The definition of MR success in the paper is “moderate or less residual MR after repair and absence of severe stenosis (defined as a mean mitral gradient < 10 mm Hg).” Even for a population with mean age 82 years, one-fifth of whom were considered at high surgical risk and four out of five of whom were in NYHA class III or IV heart failure, this is a very unusual definition for procedural success, as Chikwe herself pointed out to TCTMD when these data were first presented at the American College of Cardiology/World Congress of Cardiology 2023 meeting.
My strong belief is, if cardiologists and cardiac surgeons are going to trust one another when working collaboratively, there needs to be more honesty in the way our clinical studies are designed, endpoints are selected, and results are interpreted. Overenthusiastic spin of data pertaining to novel technologies is not a new phenomenon, but nor has this ever helped our patients make life-changing decisions about their care.
I often recall the advice of pioneering interventional cardiologist Bernhard Meier, MD (University Hospital of Bern, Switzerland), in a 2020 interview with the European Heart Journal.
“Read literature with your brains switched on. Articles are typically and understandably biased. The ‘new’ thing which you are being presented with is shown better than it really is, and, at the same time, the ‘old’ or conventional thing, is presented as being worse than it really is to create a ‘positive gap’. You need to account for that in your mind when you read scientific reports.
To me, this advice is linked to my epiphany at the British Heart Valve society meeting, that cardiologists and cardiac surgeons need to come together and collaborate more closely. Realistically, this is most likely to succeed if the two groups have mutual respect and trust for each other. This trust is easily undermined if one group believes the other is behaving inappropriately. In the context of clinical cardiovascular medicine, this essentially translates to surgeons having concerns that some members of the interventional cardiology community are so enthusiastic about the advances in transcatheter therapies that these are being deployed in scenarios for which we do not currently have robust evidence. Interventionists, meanwhile, inevitably counter that surgeons are resistant to change because their judgement is clouded by protectionist tendencies.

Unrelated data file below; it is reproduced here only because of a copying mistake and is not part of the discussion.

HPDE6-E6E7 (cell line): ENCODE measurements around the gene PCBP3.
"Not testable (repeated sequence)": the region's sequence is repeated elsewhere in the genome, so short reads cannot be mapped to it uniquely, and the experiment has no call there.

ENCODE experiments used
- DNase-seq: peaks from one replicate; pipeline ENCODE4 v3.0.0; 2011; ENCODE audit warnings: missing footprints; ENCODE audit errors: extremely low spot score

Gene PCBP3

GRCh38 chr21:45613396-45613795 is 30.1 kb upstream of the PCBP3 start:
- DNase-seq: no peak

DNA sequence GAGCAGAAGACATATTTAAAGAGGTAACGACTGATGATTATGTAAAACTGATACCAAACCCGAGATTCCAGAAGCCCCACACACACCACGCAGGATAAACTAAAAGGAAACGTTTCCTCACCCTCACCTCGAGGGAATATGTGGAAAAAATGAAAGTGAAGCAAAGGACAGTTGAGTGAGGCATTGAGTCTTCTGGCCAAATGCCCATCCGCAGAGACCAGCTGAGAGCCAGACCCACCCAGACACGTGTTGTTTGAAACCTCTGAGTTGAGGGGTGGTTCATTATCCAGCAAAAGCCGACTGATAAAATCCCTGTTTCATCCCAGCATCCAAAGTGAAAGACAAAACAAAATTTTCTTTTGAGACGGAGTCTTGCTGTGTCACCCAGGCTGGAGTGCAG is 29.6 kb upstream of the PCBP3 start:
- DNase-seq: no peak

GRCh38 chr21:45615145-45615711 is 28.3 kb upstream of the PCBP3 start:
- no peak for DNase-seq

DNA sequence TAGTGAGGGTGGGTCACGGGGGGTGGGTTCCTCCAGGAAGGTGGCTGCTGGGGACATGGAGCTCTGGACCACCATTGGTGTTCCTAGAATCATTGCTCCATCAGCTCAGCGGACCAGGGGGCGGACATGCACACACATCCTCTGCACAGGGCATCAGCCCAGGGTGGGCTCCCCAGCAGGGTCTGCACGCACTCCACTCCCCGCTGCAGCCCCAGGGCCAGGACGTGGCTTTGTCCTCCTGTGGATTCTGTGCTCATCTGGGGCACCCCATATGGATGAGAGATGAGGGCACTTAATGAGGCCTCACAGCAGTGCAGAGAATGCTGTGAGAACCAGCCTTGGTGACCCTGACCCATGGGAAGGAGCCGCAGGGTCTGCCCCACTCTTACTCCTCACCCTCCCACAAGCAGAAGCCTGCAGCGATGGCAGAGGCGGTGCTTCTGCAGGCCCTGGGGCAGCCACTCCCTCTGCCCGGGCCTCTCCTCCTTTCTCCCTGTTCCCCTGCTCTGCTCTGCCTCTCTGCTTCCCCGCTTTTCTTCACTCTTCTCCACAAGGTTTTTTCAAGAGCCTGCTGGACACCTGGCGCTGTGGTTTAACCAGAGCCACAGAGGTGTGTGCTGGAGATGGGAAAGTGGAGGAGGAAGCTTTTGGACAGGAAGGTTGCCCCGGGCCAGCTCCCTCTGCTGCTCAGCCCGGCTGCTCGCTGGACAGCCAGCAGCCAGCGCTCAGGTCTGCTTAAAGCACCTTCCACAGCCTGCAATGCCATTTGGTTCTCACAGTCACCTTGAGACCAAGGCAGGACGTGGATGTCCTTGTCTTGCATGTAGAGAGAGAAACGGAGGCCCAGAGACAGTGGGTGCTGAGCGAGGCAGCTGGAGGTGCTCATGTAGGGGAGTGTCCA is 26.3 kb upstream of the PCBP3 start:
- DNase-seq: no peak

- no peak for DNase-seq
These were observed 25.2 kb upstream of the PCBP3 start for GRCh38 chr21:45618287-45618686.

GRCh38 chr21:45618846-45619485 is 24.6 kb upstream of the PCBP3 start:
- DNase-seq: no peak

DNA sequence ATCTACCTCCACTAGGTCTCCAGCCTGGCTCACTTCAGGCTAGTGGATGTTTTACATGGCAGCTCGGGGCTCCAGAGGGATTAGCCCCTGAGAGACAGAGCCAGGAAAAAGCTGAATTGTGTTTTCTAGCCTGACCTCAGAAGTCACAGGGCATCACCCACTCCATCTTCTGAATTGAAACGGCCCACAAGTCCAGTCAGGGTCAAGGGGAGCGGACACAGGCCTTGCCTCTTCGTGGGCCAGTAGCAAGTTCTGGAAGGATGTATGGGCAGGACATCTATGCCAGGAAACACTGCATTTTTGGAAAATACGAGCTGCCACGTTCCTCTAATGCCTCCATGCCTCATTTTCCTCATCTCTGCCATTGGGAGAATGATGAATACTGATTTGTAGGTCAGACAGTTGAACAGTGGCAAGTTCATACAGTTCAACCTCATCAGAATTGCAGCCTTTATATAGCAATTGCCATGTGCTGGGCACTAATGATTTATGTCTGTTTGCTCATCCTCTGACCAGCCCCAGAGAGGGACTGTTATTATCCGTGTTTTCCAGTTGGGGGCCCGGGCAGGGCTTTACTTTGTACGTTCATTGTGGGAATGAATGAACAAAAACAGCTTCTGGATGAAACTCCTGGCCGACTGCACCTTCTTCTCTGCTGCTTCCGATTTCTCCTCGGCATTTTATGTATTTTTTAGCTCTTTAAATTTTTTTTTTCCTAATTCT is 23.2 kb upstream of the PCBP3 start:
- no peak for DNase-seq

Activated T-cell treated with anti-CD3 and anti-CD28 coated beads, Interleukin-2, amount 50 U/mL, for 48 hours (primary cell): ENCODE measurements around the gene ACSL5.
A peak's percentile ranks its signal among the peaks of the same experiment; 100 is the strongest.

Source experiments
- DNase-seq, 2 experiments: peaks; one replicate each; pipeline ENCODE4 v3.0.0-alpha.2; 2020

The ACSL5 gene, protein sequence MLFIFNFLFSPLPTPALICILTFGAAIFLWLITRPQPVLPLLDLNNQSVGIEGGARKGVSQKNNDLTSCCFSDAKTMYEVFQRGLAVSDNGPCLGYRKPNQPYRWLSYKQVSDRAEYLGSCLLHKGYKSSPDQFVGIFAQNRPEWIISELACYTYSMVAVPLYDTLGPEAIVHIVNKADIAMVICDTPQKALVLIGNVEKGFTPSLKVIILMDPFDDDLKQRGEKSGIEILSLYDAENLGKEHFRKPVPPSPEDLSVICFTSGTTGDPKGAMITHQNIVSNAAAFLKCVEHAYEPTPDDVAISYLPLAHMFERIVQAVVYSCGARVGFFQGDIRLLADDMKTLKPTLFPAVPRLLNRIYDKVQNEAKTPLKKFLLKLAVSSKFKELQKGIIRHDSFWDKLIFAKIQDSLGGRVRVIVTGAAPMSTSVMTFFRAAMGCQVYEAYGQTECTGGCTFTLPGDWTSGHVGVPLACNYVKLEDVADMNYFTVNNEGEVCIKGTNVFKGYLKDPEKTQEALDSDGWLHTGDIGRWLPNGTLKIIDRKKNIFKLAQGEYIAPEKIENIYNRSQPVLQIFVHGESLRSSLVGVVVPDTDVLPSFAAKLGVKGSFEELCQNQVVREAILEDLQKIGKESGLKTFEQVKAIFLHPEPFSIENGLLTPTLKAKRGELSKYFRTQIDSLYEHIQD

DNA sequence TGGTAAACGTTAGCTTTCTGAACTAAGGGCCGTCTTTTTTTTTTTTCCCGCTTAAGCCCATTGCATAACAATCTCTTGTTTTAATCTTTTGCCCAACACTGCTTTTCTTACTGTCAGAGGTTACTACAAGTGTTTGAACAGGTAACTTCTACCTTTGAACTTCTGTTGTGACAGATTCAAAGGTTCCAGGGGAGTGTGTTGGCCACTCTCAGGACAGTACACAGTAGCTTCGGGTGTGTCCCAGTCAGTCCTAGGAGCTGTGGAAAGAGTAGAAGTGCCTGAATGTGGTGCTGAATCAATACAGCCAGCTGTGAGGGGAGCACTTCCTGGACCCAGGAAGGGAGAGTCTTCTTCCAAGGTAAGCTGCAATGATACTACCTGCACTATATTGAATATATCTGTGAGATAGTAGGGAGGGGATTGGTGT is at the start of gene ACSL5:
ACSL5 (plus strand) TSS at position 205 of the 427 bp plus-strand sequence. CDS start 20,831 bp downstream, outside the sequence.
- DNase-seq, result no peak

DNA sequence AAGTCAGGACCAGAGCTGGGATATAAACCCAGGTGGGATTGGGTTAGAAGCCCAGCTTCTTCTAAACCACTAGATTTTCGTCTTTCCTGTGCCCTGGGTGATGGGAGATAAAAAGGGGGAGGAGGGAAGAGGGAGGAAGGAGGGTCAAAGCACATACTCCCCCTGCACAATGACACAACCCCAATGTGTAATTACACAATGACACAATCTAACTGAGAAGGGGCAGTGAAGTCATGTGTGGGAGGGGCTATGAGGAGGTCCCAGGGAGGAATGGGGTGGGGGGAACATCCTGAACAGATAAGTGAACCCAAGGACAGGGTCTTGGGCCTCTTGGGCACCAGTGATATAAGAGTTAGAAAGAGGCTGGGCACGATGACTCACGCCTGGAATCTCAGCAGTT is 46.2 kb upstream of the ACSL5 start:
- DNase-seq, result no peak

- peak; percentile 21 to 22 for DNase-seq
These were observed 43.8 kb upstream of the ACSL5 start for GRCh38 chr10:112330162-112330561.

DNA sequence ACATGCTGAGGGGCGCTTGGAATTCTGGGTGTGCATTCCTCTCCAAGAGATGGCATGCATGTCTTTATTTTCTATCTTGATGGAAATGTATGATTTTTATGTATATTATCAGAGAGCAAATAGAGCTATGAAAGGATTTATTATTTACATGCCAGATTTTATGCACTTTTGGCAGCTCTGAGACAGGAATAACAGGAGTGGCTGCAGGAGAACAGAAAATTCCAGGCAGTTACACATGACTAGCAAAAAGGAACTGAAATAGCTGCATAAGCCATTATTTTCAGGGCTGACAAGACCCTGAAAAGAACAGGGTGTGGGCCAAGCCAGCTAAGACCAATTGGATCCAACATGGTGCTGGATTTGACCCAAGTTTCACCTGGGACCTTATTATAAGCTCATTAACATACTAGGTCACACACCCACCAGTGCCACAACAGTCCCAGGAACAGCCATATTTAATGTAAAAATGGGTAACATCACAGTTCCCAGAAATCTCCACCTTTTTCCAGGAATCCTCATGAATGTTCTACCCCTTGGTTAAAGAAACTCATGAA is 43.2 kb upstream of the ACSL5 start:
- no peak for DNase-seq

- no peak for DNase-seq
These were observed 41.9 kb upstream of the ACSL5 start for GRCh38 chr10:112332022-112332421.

There is no question that transcatheter therapies have revolutionized the way we treat patients with valvular heart disease and there is also no question that, around the globe, thousands and thousands of patients that would previously not have received any intervention at all have been successfully treated because transcatheter therapies were a viable option for them. With ever-advancing innovation and technology, it is inevitable that the number of conditions that can be treated by minimally invasive procedures will increase, and this is something we should welcome, not resist. Equally, it ought to be possible to question whether a particular procedure is appropriate without being considered a nihilist; to question a particular technology without being considered a luddite; and to draw attention to flaws or limitations in clinical studies without being a trialist oneself.
As we head into 2024, my hope is that cardiologists and cardiac surgeons can work regularly and closely together to advance our fields even further. This will require mutual trust. The individuals who pioneer novel technologies and procedures to help patients should be encouraged to test such interventions in appropriate clinical studies and, similarly, individuals who have the audacity and wisdom to scrutinize those results against the backdrop of tried-and-true therapies should have their views respected as well. We must all strive to find the middle ground in which serious discussions can be held.
Off Script is a first-person blog written by leading voices in the field of cardiology. It does not reflect the editorial position of TCTMD.